Regional powers expected to team up after H-bomb test
January 7, 2016, 12:03 am TWN
TAIPEI -- A Taiwanese lawmaker and military expert predicted Wednesday that South Korea will seek closer cooperative ties with its neighboring countries, including mainland China, Japan and the United States after a reported successful hydrogen bomb test in North Korea.
Kuomintang (KMT) Legislator Lin Yu-fang (林郁方), who is a member of the Legislature's Foreign and National Defense Committee, said the incident means South Korea, Japan and the U.S. have not acquired adequate intelligence on Pyongyang's military technologies.
U.S. officials scoffed at North Korea when it claimed to own hydrogen bombs, Lin said. The U.S. government has always trusted in its military technologies and is convinced that it knows everything about North Korea through its tracking of the communist regime through artificial satellites and telecommunications monitoring systems.
Apparently, over the past decade as the U.S. was underestimating North Korea, the latter used all of its national strength to develop military technologies, Lin said. Now "the U.S. has mud on its face."
The successful nuclear test means South Korea would be the first one to be hit if any such weapon is deployed, Lin said, noting that Japan, mainland China and the U.S. could all be within the range of an H-bomb attack.
"To a certain extent, North Korea has impelled countries, which all have conflicting interests against each other, to be more cooperative with each other so that they can jointly deal with the new challenge," Lin said.
According to Japan's NHK, the state-run North Korean Central Television reported at 11:30 p.m. Wednesday that a successful hydrogen bomb test had been conducted, the first in the country.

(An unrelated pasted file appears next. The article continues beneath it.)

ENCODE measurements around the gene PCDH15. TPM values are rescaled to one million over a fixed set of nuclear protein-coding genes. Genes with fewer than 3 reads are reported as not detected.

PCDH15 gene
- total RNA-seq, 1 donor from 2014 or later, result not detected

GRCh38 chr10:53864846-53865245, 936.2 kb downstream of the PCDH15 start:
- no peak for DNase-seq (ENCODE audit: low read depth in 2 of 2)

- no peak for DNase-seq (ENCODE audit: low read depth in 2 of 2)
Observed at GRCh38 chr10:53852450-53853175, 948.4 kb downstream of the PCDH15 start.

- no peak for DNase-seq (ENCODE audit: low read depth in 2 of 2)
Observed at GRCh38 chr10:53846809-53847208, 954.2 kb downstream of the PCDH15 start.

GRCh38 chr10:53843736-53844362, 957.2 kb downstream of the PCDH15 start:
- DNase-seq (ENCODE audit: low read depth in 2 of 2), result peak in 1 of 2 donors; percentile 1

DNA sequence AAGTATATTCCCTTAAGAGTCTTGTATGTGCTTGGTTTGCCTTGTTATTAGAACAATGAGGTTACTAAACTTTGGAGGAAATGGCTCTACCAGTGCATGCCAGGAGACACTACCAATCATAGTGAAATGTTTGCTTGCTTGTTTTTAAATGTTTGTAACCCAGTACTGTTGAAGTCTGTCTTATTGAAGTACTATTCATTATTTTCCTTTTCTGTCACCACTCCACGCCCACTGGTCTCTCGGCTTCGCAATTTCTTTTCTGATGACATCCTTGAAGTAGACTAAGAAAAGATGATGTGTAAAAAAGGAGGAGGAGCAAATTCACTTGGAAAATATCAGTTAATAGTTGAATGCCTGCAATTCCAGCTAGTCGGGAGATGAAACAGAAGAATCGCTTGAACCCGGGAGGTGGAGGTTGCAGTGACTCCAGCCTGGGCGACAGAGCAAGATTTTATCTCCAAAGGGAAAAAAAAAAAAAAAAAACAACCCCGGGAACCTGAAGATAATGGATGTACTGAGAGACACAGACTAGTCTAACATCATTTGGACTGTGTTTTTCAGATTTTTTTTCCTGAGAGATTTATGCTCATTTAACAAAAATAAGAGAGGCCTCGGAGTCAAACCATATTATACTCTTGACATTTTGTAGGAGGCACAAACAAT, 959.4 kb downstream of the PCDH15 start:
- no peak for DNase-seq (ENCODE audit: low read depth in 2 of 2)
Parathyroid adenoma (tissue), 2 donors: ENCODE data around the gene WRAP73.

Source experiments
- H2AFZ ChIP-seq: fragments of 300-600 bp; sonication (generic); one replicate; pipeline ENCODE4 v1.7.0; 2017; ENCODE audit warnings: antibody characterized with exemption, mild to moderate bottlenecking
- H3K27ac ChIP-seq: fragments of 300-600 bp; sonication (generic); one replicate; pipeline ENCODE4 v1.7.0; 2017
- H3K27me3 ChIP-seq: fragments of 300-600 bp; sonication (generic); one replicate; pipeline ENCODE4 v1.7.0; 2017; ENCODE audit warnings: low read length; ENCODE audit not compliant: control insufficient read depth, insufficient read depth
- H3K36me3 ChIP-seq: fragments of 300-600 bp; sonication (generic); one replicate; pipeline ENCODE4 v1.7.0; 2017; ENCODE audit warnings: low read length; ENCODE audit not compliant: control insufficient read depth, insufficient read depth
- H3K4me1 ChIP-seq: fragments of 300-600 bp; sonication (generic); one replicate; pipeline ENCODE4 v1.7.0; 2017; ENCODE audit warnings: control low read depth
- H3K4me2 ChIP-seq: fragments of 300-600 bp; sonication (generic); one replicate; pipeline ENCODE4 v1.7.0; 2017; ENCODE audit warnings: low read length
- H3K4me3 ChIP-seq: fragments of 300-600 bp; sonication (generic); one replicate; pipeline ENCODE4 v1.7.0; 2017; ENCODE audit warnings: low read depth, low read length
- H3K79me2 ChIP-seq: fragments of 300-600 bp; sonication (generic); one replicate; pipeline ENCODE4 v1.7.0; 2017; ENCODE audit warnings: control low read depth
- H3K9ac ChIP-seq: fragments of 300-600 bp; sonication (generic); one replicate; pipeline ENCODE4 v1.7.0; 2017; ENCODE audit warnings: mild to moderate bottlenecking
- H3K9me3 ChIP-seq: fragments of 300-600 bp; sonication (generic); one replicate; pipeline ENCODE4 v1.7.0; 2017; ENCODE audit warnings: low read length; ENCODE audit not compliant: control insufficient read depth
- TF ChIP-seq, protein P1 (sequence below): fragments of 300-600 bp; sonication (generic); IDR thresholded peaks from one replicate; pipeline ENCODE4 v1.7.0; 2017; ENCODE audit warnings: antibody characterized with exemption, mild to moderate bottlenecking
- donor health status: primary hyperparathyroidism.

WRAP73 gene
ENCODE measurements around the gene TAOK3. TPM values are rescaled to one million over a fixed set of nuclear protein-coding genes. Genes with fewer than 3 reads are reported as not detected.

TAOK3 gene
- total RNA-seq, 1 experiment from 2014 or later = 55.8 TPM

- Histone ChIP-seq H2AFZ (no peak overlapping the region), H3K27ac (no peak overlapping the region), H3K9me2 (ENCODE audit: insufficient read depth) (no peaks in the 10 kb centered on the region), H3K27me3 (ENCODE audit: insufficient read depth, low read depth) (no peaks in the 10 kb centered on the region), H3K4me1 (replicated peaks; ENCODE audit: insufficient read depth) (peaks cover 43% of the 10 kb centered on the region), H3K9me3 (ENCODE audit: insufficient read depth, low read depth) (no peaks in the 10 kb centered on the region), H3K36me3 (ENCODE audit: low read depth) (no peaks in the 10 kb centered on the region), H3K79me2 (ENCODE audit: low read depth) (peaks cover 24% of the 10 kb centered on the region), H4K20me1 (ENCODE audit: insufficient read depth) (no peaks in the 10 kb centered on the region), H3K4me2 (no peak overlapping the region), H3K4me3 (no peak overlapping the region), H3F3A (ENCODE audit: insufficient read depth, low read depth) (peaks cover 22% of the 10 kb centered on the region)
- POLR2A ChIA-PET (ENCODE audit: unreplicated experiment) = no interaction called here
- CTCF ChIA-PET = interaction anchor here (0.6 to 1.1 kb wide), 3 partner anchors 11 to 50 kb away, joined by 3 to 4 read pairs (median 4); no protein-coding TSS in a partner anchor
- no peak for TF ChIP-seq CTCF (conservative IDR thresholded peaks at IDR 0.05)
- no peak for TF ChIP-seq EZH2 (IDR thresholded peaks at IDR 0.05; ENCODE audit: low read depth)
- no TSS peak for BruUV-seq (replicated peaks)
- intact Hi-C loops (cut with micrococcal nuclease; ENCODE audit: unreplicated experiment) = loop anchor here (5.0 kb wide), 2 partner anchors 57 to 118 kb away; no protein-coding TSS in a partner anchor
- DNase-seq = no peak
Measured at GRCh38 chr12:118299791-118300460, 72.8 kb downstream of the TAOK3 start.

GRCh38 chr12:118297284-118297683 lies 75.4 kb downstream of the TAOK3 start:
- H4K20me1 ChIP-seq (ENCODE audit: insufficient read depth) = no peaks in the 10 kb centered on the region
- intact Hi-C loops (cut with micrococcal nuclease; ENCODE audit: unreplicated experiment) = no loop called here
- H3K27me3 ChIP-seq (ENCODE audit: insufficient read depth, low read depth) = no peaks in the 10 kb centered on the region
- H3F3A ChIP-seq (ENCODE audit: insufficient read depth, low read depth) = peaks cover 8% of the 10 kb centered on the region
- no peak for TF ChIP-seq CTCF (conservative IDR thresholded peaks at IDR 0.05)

President Ma Ying-jeou (馬英九) convened a security meeting with high-level officials later in the day, according to Presidential Office spokesman Chen Yi-hsin (陳以信).
Ma was greatly concerned by the incident and immediately held a meeting with Premier Mao Chi-Kuo (毛治國) and National Security Council Secretary-General Kao Hua-chu (高華柱) to discuss the situation, Chen said.
The president asked national security units to closely monitor the incident and government agencies to respond with caution, he said.
Meanwhile, Democratic Progressive Party lawmaker Huang Wei-cher (黃偉哲) said Taiwan can do nothing about North Korea's threat to the security of the region. Nevertheless, he urged President Ma to take economic and diplomatic actions if necessary to defend regional security.
Boost Japan-South Korea Military Cooperation: Scholar
Tsai Zheng-jia, a research fellow at the Institute of International Relations of National Chengchi University, said that the nuclear test by North Korea could lead Japan and South Korea to boost their military cooperation in the face of a common enemy.
He raised concern that Japan could take advantage of the nuclear issue to try to free itself from a non-nuclear weapons policy.
The test reflects the failure of the U.S.' policy of isolation, which Tsai said caused Pyongyang to become more and more aggressive.
The nuclear test snuffed out hopes of reconciliation on the Korean Peninsula, and suggested North Korea may want to gradually break free of mainland China's control, the scholar said.